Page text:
Palazzo Strozzi will host The Florence Experiment, a new site-specific project devised by celebrated German artist Carsten Höller and plant neurobiologist Stefano Mancuso, curated by Arturo Galansino, Fondazione Palazzo Strozzi Director-General, this spring-summer.
Höller has worked as an entomologist before becoming an artist and held a PhD in psychopathology
The installation will connect internal and external spaces of the famed Renaissance palace, The Florence Experiment will comprise two experiences – monumental, intertwined slides will spiral visitors down a height of twenty metres, and a ‘live’ analysis of the impact of human emotion on plant growth. The project has been designed to further our understanding of ecology – not only as respect for nature but as the awareness of empathy between man and his botanical environment.
Visitors will be handed a plant to accompany them as they slide down from the second-floor terrace to the Palazzo Strozzi’s courtyard. To exit, the visitor will then pass into a laboratory where scientists will measure their plant’s photosynthetic parameters and volatile molecules, as triggered by the emotions experienced in the descending visitor, and picked up by their plant.
Located in the basement of Palazzo Strozzi, the laboratory will also house special cinema theatres, one screening scenes from famous comedies, the other excerpts from renowned horror films. The audiences’ contrasting reactions will produce different volatile chemical compounds, which will travel through a system of pipes and tubes to the façade of the Palazzo. Outside, the impact of these compounds and their effect on the growth of Wisteria plant vines arranged to climb up a series of wires in the form of ‘Y’s’, will become increasingly apparent over the summer months. The impact of the public’s fear or amusement is expected to visibly influence the direction in which the plants grow, thus creating a plant graph illustrating the interaction between human emotions and plant behaviour.
Höller has worked as an entomologist before becoming an artist and held a PhD in psychopathology. Expanding on his increasingly interactive practice, this unique project has been devised with Prof. Dr Stefano Mancuso, a founder of the study of plant neurobiology – which considers the complexity and intelligence of plants, with the capacity to communicate through the perception and emission of chemical compounds.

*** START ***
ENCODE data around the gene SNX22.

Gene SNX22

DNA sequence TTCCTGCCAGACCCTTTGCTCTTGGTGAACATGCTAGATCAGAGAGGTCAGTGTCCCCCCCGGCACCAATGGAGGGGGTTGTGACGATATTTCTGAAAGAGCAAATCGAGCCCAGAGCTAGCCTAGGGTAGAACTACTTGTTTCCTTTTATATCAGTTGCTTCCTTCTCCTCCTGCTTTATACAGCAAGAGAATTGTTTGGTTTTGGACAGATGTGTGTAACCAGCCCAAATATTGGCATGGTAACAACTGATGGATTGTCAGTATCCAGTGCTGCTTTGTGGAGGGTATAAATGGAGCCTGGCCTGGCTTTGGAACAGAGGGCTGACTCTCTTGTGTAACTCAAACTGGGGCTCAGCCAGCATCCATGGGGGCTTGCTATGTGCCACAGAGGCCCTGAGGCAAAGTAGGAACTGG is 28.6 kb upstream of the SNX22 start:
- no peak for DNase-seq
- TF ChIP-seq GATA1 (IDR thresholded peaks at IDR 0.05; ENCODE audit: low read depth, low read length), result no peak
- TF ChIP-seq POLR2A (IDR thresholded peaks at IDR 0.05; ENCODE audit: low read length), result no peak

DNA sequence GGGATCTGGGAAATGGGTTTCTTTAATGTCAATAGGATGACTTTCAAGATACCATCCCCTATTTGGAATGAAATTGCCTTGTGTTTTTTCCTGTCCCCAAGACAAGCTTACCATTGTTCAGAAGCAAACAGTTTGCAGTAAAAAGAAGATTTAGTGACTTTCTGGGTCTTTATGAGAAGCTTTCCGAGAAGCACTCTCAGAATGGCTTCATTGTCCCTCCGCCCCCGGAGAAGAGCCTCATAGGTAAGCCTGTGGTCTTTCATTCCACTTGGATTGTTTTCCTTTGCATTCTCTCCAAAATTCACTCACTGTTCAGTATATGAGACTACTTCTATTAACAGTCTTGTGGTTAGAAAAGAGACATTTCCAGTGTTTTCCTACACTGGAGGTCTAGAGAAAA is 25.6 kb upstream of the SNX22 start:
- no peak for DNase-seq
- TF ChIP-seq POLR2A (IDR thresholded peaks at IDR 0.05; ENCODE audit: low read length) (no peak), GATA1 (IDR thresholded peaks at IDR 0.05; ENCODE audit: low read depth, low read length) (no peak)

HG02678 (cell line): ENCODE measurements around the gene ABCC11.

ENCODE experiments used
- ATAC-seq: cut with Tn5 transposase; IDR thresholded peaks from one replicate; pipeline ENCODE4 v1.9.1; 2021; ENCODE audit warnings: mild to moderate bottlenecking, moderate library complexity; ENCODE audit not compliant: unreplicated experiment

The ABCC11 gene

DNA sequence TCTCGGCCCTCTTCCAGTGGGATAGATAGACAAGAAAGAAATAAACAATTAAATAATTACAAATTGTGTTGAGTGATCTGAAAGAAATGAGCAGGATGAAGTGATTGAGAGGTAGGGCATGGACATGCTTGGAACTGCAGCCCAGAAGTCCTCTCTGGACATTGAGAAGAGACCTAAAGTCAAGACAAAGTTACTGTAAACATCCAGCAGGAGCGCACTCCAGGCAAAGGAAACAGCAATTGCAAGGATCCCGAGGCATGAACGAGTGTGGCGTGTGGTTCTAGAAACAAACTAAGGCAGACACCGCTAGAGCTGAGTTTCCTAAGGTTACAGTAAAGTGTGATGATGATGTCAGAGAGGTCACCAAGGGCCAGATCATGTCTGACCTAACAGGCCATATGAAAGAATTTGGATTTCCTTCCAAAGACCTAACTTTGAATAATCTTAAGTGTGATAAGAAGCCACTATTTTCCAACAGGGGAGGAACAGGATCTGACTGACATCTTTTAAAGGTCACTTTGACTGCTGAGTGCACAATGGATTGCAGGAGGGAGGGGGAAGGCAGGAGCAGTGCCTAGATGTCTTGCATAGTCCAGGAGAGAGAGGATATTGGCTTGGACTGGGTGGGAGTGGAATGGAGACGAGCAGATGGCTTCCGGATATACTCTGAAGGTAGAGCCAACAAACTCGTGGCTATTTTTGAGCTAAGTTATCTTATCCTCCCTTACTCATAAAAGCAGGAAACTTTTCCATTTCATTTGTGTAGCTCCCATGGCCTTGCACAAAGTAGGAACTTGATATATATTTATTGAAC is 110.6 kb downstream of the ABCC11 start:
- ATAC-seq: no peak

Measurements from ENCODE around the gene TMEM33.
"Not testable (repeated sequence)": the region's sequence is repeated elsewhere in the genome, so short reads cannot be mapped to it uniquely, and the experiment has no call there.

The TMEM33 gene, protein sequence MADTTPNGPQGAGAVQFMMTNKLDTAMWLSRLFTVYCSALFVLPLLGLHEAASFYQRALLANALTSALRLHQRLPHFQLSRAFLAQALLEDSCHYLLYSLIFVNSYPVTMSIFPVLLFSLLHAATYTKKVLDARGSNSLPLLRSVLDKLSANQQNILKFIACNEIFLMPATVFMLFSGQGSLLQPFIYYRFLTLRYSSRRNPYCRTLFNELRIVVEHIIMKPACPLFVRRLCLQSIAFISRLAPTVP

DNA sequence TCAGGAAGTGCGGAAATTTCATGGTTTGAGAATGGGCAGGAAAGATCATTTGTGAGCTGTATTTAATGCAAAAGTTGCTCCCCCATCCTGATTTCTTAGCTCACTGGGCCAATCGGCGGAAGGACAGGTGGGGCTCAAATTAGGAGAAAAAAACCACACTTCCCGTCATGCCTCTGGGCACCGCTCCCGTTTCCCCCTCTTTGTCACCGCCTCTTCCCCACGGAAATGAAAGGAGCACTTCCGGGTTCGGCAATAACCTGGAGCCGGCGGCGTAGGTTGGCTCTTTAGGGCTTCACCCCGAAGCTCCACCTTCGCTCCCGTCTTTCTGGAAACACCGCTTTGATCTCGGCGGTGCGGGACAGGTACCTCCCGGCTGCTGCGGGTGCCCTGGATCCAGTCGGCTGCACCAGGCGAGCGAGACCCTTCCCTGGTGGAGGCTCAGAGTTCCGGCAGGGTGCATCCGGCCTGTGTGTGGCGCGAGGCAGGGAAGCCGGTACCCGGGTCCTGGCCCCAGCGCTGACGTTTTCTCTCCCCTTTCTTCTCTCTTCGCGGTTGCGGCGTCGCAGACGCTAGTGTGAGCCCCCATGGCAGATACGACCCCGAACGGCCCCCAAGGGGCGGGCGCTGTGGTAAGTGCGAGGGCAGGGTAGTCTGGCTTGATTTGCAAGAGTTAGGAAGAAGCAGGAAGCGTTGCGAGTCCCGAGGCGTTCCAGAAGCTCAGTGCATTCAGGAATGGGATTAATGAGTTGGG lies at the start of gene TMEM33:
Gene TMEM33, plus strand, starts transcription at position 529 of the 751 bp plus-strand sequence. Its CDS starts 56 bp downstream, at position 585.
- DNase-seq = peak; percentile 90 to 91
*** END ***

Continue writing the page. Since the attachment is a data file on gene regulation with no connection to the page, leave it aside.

The Florence Experiment aims at creating a new awareness of the way in which we see, understand and interact with plant life, turning Palazzo Strozzi’s façade and courtyard into fully-fledged areas of scientific and artistic experimentation with regard, mirroring the Renaissance’s values of the alliance between art and science.
“With this project, so courageous and so special” comments Arturo Galansino, “Palazzo Strozzi will become a site of real contemporary experimentation and reflection, turning an architectural Renaissance masterpiece into a workshop of dialogue between art and science. Cooperation with Carsten Höller, one of the most important artists on the international scene, and with Stefano Mancuso, a Florentine scientist known worldwide for his work on plant neurobiology, offers us a spectacular opportunity to further Palazzo Strozzi’s calling as a multidisciplinary space seeking to find ever new routes to involve and interacting with our visitors”.
The project is promoted and organised by the Fondazione Palazzo Strozzi with the support of the Comune di Firenze, the Camera di Commercio di Firenze, the Associazione Partners Palazzo Strozzi and the Regione Toscana, and with a crucial contribution from the Fondazione CR Firenze.
From 19 April to 26 August 2018 Palazzo Strozzi will be hosting The Florence Experiment, a new site-specific project devised by celebrated German artist Carsten Höller and plant neurobiologist Stefano Mancuso, and curated by Fondazione Palazzo Strozzi Director Arturo Galansino, built around a fantastically innovative experiment studying the interaction between human beings and plants thanks to the installation of two monumental slides in the Renaissance courtyard and a special scientific laboratory connected to the façade of Palazzo Strozzi.